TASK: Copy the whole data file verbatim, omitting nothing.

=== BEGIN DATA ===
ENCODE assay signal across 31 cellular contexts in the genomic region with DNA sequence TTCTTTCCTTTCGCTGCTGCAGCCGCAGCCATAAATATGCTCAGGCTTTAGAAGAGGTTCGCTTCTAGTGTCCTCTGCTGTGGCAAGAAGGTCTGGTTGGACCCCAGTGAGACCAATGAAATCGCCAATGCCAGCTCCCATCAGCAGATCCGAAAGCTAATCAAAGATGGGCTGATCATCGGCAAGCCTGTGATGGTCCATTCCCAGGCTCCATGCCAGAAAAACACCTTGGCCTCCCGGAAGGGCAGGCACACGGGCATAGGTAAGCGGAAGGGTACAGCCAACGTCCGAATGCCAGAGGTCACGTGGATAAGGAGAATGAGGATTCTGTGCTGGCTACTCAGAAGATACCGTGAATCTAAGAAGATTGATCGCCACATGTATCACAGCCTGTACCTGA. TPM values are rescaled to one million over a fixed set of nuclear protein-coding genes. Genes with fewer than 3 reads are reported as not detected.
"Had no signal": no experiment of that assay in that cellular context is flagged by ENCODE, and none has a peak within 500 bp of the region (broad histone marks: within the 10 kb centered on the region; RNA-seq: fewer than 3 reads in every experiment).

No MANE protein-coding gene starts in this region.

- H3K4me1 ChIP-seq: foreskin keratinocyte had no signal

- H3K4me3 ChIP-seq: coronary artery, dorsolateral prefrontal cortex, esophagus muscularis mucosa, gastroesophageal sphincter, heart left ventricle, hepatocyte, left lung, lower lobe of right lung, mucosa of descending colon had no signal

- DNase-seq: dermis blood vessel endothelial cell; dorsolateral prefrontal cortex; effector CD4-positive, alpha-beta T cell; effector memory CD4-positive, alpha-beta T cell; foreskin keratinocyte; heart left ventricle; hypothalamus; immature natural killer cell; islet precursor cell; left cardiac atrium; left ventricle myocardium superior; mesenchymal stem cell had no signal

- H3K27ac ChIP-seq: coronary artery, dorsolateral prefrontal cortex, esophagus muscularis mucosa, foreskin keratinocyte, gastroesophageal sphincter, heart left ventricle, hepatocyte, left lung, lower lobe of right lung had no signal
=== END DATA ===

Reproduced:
ENCODE assay signal across 31 cellular contexts in the genomic region with DNA sequence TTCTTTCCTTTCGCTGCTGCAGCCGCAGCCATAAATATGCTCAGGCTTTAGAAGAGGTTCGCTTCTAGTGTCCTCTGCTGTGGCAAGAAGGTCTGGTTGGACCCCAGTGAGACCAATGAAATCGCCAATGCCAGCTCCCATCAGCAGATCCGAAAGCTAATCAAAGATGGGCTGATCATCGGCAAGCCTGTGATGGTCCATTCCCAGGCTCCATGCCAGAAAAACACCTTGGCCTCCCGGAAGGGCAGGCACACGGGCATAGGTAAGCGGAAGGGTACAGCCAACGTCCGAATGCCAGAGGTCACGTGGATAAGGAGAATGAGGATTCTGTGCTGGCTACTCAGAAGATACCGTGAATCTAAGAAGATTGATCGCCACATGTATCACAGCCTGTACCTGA. TPM values are rescaled to one million over a fixed set of nuclear protein-coding genes. Genes with fewer than 3 reads are reported as not detected.
"Had no signal": no experiment of that assay in that cellular context is flagged by ENCODE, and none has a peak within 500 bp of the region (broad histone marks: within the 10 kb centered on the region; RNA-seq: fewer than 3 reads in every experiment).

No MANE protein-coding gene starts in this region.

- H3K4me1 ChIP-seq: foreskin keratinocyte had no signal

- H3K4me3 ChIP-seq: coronary artery, dorsolateral prefrontal cortex, esophagus muscularis mucosa, gastroesophageal sphincter, heart left ventricle, hepatocyte, left lung, lower lobe of right lung, mucosa of descending colon had no signal

- DNase-seq: dermis blood vessel endothelial cell; dorsolateral prefrontal cortex; effector CD4-positive, alpha-beta T cell; effector memory CD4-positive, alpha-beta T cell; foreskin keratinocyte; heart left ventricle; hypothalamus; immature natural killer cell; islet precursor cell; left cardiac atrium; left ventricle myocardium superior; mesenchymal stem cell had no signal

- H3K27ac ChIP-seq: coronary artery, dorsolateral prefrontal cortex, esophagus muscularis mucosa, foreskin keratinocyte, gastroesophageal sphincter, heart left ventricle, hepatocyte, left lung, lower lobe of right lung had no signal